Here's How the Olympic Ski Jumping Competition Works

Amazed by the ski jumpers in the 2022 Winter Olympics? Get details on how ski jumping works -- like scoring, tracks, gate compensation, k-points and more.

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Ski jumping makes for one of the most spectacular events at the Winter Olympics — fearless athletes hurtling down a steep ramp, approaching 60 mph, before launching themselves off a jump and soaring the length of a football field.

It takes an immense amount of precision to successfully land a ski jump attempt, let alone perform one that is gold-medal worthy. And the scoring is not just as simple as measuring distance. 

Here is everything you need to know about the sport of ski jumping:

What are the ski jumping events for 2022?

Ski jumping will be held in the mountainous Zhangjiakou competition zone, about 100 miles (160 kilometers) northwest of Beijing.

The five ski jumping events are: Men's normal and large hill individuals, men's team, women's normal hill individual and mixed team.

In both men's individual events, competition consists of two training sessions and a qualifier before the final. In the men's team event, there is only one trial session and then two rounds of competition.

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The women's hill event consists of one trial jump and two rounds of scored jumps. There is no qualifying round.

The mixed team competition, making its debut in Beijing, takes place on the normal hill with a woman-man-woman-man sequence.

What is the K-point in ski jumping?

Each hill has a target point for landing, known as a "K" point. The K-point is where the steepest part of the hill ends and slope starts to flatten out.

The K-point on a normal hill is 90 meters, referred to as (K90) which is measured from the end of the take off to where the hill begins to flatten out. On a large hill, the K-point is120 meters, or K120.

How does Olympics ski jumping scoring work?

In ski jumping, participants earn points for distance and style, along with gate and wind compensation points, all of which are scrutinized by five judges with the lowest and highest scores eliminated. 

They are awarded points based on how far they land from the K-point, with more points earned the further they go over the K-point.

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Jumps are also scored on their style in the air in addition to how clean the landing is. Ski jumpers lean forward in flight, nearly parallel to their skis that form a V to take advantage of aerodynamics. When they land, however, their skis must be parallel with one foot ahead of the other. Turning skis in for balance will be penalized. 

Wind points are added or subtracted based on the strength and direction of the wind. Athletes are awarded more points when they jump through negative tangential winds, usually tailwind from behind, that could push them to the ground faster. Conversely, athletes are deducted points if their jumps are made with positive tangential winds, like headwinds, that would would give them longer lift.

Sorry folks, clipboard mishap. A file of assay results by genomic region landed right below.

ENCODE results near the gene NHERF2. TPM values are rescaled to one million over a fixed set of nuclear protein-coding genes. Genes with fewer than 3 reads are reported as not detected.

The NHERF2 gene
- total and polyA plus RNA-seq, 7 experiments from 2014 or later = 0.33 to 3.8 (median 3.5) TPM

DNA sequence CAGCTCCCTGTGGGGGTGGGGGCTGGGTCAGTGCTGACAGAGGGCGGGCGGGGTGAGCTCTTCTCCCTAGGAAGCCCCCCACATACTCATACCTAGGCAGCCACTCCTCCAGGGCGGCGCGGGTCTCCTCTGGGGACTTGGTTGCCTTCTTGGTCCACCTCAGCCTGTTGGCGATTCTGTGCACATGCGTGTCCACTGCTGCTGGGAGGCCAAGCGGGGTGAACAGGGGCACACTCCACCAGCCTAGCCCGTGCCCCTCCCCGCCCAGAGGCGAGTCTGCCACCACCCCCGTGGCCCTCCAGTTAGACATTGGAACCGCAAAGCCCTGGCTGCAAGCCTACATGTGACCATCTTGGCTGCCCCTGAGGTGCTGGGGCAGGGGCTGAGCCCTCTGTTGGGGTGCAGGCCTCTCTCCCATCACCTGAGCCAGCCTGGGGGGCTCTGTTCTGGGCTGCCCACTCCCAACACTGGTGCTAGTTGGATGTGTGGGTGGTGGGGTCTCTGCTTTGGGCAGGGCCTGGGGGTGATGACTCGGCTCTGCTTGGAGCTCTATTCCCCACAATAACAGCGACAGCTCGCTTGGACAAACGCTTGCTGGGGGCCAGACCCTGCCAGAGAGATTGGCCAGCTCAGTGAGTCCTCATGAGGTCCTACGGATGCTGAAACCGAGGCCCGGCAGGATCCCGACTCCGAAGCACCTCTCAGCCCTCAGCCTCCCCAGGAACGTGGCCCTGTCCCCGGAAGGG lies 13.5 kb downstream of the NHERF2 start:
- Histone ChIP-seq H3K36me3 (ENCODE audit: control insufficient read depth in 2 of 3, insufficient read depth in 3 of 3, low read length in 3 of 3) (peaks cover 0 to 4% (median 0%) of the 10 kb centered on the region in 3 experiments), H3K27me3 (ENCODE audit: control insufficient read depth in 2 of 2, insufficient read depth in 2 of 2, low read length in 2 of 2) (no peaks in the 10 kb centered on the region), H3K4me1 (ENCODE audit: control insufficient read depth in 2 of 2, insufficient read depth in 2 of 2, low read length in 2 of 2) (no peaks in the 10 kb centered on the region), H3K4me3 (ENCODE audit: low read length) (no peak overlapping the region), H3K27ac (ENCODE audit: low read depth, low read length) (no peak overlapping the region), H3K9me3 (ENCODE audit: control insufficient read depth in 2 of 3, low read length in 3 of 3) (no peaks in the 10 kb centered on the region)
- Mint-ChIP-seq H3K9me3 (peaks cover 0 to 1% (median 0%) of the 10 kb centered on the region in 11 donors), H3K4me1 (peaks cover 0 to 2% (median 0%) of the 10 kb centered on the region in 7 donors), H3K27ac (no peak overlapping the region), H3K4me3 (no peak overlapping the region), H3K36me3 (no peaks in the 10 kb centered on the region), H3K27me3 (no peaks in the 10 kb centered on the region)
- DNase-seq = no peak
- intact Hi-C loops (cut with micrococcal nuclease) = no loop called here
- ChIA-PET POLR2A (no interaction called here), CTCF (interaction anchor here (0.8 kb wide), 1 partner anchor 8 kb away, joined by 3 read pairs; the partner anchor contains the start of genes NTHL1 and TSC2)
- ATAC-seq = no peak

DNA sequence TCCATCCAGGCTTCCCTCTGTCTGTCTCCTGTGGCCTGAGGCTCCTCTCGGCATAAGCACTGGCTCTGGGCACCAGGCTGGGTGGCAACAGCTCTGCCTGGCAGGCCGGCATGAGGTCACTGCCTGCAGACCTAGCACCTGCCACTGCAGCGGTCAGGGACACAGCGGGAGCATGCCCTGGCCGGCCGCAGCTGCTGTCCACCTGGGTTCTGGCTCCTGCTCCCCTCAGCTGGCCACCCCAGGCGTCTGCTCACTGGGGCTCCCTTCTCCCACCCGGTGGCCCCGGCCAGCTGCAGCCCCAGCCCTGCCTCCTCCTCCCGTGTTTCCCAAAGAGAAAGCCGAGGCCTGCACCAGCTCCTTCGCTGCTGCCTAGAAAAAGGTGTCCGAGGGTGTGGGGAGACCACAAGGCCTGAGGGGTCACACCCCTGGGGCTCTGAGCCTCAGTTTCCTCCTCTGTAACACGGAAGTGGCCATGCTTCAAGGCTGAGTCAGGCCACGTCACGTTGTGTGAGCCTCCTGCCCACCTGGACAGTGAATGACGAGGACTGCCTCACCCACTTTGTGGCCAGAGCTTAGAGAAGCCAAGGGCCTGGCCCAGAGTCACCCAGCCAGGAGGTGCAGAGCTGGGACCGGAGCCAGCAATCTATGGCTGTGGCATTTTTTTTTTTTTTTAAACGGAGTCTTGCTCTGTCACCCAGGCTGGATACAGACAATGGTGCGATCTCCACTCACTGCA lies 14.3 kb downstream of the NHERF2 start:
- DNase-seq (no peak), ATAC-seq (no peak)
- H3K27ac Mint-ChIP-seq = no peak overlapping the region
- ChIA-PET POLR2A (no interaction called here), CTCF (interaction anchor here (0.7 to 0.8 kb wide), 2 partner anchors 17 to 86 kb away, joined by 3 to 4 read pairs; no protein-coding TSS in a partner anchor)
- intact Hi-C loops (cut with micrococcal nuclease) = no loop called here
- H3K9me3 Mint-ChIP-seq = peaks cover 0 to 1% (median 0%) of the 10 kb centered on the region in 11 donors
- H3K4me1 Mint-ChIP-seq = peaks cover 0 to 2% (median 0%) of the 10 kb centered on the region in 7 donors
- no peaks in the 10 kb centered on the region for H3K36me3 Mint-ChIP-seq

Gate points are added or subtracted based on the athlete’s starting position. The technical jury sets a starting gate at the beginning of the competition. If an athlete begins at a higher gate for their jump, gate points are subtracted. If an athlete begins at a lower gate, gate points are added.

How far do ski jumpers jump?

It’s safe to say ski jumpers can get some distance in the air. 

Most ski jumpers will go over 90 meters, or 300 feet, in the air, with some of the best reaching over 100 meters (350 feet.) 

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To put in perspective just how far ski jumpers can go, Maren Lundby of Norway won gold in the women’s normal hill in 2018 with a distance of 111.0 meters. That’s about 361 feet, which is just slightly longer than an NFL football field, which is 360 feet. 

With the large hill, jumpers typically travel a greater distance than the normal hill competitors. It’s common to see ski jumper go more than 200 meters, or about 650 feet, in the air. 

What is the ski jumping world record?

The world record for farthest ski jump is currently held by Austria’s Stefan Kraft, whose 253.5-meter jump at the 2017 FIS Ski Jumping World Cup currently sits as the longest in history. 

Fun fact: the record he broke was just hours old. Norway’s Robert Johansson had set a new world record of 252 meters at the same event, breaking the previous record of 251.5 meters held by Norway’s Anders Fannemel, which he set in 2015. 

The furthest unofficial distance reached by a ski jumper is 254 meters. Russia’s Dmitriy Vassiliev reached that distance at the 2015 FIS Ski Jumping World Cup, but fell on the landing, thus ruling the jump invalid.

How often do professional ski jumpers crash?

It’s a rarity for ski jumpers to crash and be seriously injured, but it has happened. Since the last Olympics, only two crashes have been reported involving professional ski jumpers. 

Some crashes result in just a few bumps and bruises, but some are much more serious.

Norway’s Daniel-André Tande had a near life-threatening crash at the FIS Alpine Ski World Cup in March 2021. The 27-year-old Olympic gold medallist lost control midway through his jump during a ski flying event in Planica and crashed heavily into the snow before tumbling down the slope. He was hospitalized in a medically-induced coma for four days after suffering four cerebral hemorrhages, a punctured lung and two broken bones in the left collarbone. 

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